The Role of Group 3 Innate Lymphoid cells (ILC3) in Tuberculosis

  • Funded by National Institutes of Health (NIH)
  • Total publications:0 publications

Grant number: 3R01AI134236-03S1

Grant search

Key facts

  • Disease

  • Start & end year

  • Known Financial Commitments (USD)

  • Funder

    National Institutes of Health (NIH)
  • Principle Investigator

  • Research Location

    United States of America, Americas
  • Lead Research Institution

  • Research Category

    Pathogen: natural history, transmission and diagnostics

  • Research Subcategory

    Pathogen morphology, shedding & natural history

  • Special Interest Tags


  • Study Subject


  • Clinical Trial Details


  • Broad Policy Alignment


  • Age Group

    Not Applicable

  • Vulnerable Population

    Not applicable

  • Occupations of Interest

    Not applicable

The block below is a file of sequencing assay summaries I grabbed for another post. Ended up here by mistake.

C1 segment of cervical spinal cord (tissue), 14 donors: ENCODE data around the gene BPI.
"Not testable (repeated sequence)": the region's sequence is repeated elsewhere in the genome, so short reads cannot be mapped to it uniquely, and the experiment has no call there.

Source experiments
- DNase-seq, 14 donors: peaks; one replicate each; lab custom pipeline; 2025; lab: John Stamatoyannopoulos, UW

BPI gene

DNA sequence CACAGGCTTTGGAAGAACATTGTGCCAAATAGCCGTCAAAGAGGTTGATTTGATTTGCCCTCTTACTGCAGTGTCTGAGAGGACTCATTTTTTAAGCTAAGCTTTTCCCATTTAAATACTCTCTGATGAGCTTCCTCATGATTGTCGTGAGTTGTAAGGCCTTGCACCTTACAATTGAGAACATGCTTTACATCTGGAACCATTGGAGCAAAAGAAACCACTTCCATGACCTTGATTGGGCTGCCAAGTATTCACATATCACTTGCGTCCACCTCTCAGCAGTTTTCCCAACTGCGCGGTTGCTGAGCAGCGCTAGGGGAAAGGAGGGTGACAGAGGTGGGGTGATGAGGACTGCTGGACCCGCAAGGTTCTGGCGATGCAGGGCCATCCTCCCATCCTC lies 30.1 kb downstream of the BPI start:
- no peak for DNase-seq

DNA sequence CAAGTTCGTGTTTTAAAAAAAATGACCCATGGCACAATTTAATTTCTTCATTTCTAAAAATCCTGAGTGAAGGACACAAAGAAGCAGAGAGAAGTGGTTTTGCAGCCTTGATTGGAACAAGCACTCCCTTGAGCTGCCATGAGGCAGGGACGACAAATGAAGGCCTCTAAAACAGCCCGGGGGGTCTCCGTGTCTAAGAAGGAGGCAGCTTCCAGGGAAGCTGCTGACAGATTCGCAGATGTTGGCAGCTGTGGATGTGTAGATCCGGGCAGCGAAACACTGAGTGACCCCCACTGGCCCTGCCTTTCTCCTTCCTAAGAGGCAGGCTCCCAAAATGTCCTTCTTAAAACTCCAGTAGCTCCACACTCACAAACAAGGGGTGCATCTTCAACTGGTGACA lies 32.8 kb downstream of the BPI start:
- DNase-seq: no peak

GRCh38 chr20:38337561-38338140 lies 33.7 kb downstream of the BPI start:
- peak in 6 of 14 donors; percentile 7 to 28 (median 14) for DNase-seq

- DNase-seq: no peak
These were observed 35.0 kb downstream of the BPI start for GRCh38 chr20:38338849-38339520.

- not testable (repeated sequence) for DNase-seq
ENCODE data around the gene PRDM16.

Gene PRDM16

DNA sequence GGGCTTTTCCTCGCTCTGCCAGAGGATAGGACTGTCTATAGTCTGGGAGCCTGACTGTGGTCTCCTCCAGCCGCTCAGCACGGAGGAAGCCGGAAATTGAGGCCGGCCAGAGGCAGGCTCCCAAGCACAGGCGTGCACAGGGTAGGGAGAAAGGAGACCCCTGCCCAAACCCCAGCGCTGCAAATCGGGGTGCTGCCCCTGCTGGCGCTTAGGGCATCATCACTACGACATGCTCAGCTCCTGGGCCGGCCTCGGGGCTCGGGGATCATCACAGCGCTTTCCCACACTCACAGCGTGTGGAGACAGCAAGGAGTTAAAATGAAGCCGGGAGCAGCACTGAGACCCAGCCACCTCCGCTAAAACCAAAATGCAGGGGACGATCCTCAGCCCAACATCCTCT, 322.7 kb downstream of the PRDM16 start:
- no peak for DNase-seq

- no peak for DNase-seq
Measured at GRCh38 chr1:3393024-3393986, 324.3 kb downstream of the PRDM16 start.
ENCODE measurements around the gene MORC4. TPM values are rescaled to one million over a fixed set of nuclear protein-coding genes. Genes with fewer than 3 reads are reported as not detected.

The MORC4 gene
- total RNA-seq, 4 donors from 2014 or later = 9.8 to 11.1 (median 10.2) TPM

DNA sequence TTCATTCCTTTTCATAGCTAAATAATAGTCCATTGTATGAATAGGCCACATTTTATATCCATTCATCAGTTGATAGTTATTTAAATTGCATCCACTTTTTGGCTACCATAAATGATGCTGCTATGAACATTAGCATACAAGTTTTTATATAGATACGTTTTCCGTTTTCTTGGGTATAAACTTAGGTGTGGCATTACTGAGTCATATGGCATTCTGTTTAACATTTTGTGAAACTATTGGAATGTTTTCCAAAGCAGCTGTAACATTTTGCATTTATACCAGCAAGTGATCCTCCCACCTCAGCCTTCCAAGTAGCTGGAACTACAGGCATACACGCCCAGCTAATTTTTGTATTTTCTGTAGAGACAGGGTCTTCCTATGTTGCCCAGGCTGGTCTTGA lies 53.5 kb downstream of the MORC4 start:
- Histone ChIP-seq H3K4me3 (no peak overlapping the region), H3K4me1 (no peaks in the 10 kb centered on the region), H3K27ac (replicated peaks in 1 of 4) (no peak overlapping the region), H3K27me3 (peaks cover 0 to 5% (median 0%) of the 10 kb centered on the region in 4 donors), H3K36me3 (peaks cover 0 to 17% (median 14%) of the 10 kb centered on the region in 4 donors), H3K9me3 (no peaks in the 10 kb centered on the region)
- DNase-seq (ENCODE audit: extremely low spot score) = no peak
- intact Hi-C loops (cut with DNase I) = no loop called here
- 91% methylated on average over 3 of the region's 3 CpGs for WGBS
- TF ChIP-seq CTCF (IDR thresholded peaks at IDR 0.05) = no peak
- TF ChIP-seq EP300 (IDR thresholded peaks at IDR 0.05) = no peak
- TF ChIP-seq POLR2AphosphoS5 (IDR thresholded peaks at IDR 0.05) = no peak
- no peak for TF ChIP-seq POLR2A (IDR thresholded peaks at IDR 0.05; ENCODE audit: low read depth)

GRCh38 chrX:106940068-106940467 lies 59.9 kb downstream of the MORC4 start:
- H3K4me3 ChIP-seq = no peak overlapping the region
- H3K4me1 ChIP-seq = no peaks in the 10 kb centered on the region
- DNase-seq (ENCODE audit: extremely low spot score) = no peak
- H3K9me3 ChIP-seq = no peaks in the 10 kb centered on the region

Over the past three months, COVID-19 has emerged as a major pandemic with over ~ 1.9 million productiveinfections and ~100,000 deaths due to infection with the novel Coronavirus SARS-CoV-2, a viral pathogenwhich is highly infectious and pathogenic. This is particularly true in the elderly and people withimmunocompromising conditions who are exhibiting acute respiratory distress syndrome at a greaterfrequency. Unfortunately, no known cures and vaccines exist. Worse, there were no well-characterized animalmodels of SARS-CoV-2 infection and COVID-19 disease till recently. With the limited information on hostinnate immune responses, early reports implicate a role for inflammation in mediating COVID-19 disease. Asan logical extension of ongoing work on innate immune responses in the lung on the parent grant, wehypothesize that similar to tuberculosis (TB), control of SARS-CoV2 will correlate with accumulation of innatelymphoid cells including NK cells in the lung, while inflammation and increased disease will be associated withmyeloid cell accumulation. To test this hypothesis, we will utilize recently acquired banked lung samples from anovel rhesus macaque model of SARS-CoV-2 infection/COVID-19 disease developed at the SouthWestNational Primate Research Center (in collaboration with Deepak Kaushal Lab, Co-I on parent grant). Thesenew results from the NHP model indicate that rhesus macaques develop signs of human COVID-19 diseaseincluding pyrexia, dysregulation of complete blood cell counts indicative of viral infection, acute stress markers,and experience cough and weight-loss. This is accompanied by high viral loads in bronchoalveolar lavage(BAL) and lungs, and pneumonia is detected by CT scan as well as grossly at necropsy. Single cell RNAsequencing (scRNA-seq) is just beginning to be applied to the immune system in animal models and humansin both healthy and diseased states. The application of scRNA-seq to COVID-19 samples from macaques isparticularly well-suited, as the immune cells infiltrating the lung that may play roles in the disease are diverse,including virtually all types of lymphocytes (ILCs, CD4+ T cells, CD8+ T cells, γδ T cells, NK cells, B cells) andseveral myeloid cell types (monocytes, macrophages and potentially dendritic cells (DCs) and neutrophils(PMNs)). Within each of these subtypes, further heterogeneity exists in terms of cytokine production andtranscription factor expression, such that each subtype may demonstrate further heterogeneity. BecausescRNA-seq can define the transcriptomic heterogeneity of a complex community of cells and assign unbiasedidentity classifications to cell populations, it is optimally suited for application to the study of complexinflammatory disease such as TB and COVID-19. The data obtained and its computational analysis willdelineate the nature of inflammation, especially the role of innate cells such as NK cells and ILCs in COVID-19mediated inflammation. These studies will create new opportunities for identifying therapeutic targets forcontrol of pan-epidemics such as TB and COVID-19.